Fundamental to all water on earth is the water cycle. “All water comes from the same source. It’s the water cycle. Let’s start with the ocean, then the sun evaporates the water, clouds are created, and then rain comes down. The moment the rain hits the ground, it starts to dissolve minerals, because all the different stones, all the different soils and sand have different minerals dissolved all around the planet. And they’re all different. So, it pulls through the different soils, these waters, and picks up minerals. And water is a universal solvent. There is no other liquid with a higher dissolving rate than water. It’s unbelievable how powerful, actually, water is, when you think about how the Grand Canyon was created by water and rivers.”
Indeed, it is this process that gives different sources and types of water different tastes. You can actually pick up, however subtly, where your water has originated from. As Riese explains, “When it comes to wine, you’re always looking at the terroir, which makes a German Riesling taste clearly different than a Riesling from California. But what actually is in contact with the terroir? Water is really terroir-driven. And for me, that’s the fascinating part, that water tastes different depending where it’s coming from. You can measure the overall mineral composition of bottled water by using TDS measurements, which stands for “total dissolved solids.” The more minerals are dissolved, the stronger the water will taste. “It’s kind of like cooking a soup. When you have a soup with no salt, it’s tasteless; when you add a little salt, all other flavours will appear; when you have too much salt, you don’t like the soup anymore,” says Riese.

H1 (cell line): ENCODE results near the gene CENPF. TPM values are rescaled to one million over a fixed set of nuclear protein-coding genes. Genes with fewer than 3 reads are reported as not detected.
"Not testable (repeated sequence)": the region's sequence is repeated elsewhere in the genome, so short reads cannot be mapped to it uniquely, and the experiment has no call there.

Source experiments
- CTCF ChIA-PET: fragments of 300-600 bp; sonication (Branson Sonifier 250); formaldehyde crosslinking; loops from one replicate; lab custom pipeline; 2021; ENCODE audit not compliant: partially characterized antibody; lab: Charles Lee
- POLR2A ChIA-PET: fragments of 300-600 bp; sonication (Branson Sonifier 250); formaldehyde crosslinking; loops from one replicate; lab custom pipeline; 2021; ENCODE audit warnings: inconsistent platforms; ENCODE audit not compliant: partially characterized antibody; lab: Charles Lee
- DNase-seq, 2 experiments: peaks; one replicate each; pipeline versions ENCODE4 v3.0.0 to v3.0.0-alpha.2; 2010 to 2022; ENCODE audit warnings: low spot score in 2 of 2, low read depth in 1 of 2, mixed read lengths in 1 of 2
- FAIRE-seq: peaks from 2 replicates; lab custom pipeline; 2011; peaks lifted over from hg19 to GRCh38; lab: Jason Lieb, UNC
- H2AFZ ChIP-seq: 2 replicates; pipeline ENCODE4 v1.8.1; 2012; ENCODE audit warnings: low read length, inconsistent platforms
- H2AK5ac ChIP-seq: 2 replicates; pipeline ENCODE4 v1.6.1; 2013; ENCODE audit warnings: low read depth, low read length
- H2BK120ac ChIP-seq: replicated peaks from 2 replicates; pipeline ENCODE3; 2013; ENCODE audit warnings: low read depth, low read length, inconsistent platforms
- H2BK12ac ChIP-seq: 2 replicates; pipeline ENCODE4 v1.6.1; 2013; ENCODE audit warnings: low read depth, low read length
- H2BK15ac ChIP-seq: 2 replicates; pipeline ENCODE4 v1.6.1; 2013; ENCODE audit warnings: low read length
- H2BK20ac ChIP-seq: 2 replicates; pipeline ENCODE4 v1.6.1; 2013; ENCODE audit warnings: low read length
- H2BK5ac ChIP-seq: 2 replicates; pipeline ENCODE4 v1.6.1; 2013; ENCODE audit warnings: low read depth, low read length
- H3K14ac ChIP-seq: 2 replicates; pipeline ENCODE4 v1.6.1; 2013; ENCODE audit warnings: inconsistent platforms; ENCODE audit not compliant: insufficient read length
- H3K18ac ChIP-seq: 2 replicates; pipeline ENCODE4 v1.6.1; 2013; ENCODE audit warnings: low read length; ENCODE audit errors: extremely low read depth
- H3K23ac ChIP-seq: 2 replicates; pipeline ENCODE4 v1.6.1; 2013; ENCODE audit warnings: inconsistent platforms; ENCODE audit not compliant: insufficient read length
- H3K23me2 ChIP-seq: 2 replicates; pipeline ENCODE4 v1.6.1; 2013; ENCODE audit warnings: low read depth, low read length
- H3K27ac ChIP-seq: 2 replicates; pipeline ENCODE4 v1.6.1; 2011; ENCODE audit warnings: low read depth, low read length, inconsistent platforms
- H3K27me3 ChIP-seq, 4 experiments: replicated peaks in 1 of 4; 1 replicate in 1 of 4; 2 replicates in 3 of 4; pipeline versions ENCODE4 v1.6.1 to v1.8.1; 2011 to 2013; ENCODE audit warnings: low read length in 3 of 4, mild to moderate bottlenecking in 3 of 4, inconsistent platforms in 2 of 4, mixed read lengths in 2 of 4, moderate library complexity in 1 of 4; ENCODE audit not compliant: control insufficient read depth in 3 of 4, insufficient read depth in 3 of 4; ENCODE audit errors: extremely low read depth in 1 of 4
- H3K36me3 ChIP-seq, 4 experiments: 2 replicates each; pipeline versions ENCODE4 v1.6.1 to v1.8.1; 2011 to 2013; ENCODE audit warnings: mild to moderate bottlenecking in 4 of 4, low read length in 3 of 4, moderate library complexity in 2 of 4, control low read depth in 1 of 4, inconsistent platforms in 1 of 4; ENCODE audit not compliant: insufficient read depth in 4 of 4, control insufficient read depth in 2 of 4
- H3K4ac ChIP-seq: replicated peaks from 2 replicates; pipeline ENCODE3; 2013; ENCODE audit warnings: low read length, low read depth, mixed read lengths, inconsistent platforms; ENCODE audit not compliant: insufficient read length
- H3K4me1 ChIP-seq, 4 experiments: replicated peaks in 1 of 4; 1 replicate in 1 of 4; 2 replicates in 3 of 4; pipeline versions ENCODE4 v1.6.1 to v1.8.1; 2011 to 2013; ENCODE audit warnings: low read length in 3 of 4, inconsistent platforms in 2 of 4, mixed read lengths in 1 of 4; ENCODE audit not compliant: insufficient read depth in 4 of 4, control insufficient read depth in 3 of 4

After officially receiving certification as a Mineral Water Sommelier from the German Mineral Water Trade Association in 2010, Riese began to share his knowledge in Germany, and he felt he had achieved everything he could within his native country. It was a 2020 vacation with his wife in Los Angeles that sparked the idea to move to America. “When you really want to make it, you have to go to America,” said Riese. As fate would have it, his immigration lawyer helped Riese obtain a working visa under the “Individuals with Extraordinary Ability or Achievement” category. Riese thought to himself, “I looked at this visa and I said I’m not a Grammy-Award-winning music star. I’m not a scientist who wins the Nobel Prize. I’m just a guy who drinks water.” It turned out that six months later, Riese received his visa. “I will never forget the interview at the embassy in Berlin, because they looked at me like I’m a crazy guy. I walked in there and everybody knew, from security officers to the person that you meet, all of them. They thought what I was doing was hilarious.”